How do you explain customer intimacy?
The clichéd use of the term customer intimacy has led to its devaluation across all industries - both consumer and B2B.
The phrase is misused in far too many ways to mention. Here are some examples of so-called “customer intimacy” initiatives:
- reaching out to answer questions and complaints using Twitter and Facebook
- building an online community to help customers buy more
- training to help the sales team become more consultative
- online recommendations based on previous shopping patterns
- a voice of the consumer program which asks for live feedback built into the product itself
- a voice message that says “your call is important to us”
- building customer experience scenarios with data gathered through observation
Each one of these initiatives has been tagged as a customer intimacy initiative, which isn’t an accurate reflection of what the phrase means at all.
Customer intimacy, as originally defined by Michael Treacy and Fred Wiersema in Customer Intimacy and Other Value Disciplines was all about choosing a value discipline - operational excellence, customer intimacy, or product leadership—and aligning your entire operating model to serve that discipline.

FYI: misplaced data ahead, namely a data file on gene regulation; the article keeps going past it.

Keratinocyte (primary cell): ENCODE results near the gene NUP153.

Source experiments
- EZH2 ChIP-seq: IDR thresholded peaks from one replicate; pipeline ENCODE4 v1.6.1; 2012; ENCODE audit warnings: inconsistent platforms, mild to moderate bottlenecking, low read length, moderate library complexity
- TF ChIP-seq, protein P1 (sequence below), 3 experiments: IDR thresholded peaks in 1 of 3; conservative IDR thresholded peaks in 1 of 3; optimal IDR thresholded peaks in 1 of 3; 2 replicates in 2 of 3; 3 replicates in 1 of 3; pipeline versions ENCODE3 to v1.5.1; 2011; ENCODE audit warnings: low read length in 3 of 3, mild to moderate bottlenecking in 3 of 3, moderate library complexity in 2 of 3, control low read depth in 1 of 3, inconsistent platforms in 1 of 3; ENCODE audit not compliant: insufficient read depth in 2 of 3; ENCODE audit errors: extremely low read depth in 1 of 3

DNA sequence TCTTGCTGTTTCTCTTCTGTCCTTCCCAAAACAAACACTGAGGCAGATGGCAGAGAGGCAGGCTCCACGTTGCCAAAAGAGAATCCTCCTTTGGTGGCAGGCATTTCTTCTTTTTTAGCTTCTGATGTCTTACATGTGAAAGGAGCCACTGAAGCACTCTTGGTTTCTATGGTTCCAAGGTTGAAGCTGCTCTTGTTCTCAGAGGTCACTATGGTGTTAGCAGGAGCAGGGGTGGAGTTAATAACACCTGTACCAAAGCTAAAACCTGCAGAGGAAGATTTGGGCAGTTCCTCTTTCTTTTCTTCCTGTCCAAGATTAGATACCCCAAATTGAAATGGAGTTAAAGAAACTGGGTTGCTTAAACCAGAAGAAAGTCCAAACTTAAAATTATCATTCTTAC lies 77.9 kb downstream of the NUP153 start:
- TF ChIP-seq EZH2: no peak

This is where the misuse of the phrase with today’s jargon gets in the way.
Too often, customer intimacy is sold as customer relationship management, or Social CRM, or even product co-creation and crowdsourcing.
Many are initiatives which listen to the voice of the customer - usually in the form of negative comments or product complaints, and then finding ways to mitigate the negative response.
Other initiatives, such as creating campaigns on Facebook and Twitter or building an online community to encourage marketing conversations, may be called “engagement.” Engagement - our buzz-worthy term of the month - has become something of a movement in itself. And I wouldn’t mind so much, if it wasn’t being used as a proxy for customer intimacy.
Still others are looking to improve customer experiences using surveys, feedback, and customer-driven feedback.
Even in B2B companies, which should know better, customer intimacy is often viewed as a sales initiative, as part of the global account management process.
Companies must view customer intimacy as a business model, not as a marketing or sales strategy, but as a transformative strategy for the entire business.
MORE INFO >> Download: Customer Intimacy as a Business Model by Dean McMann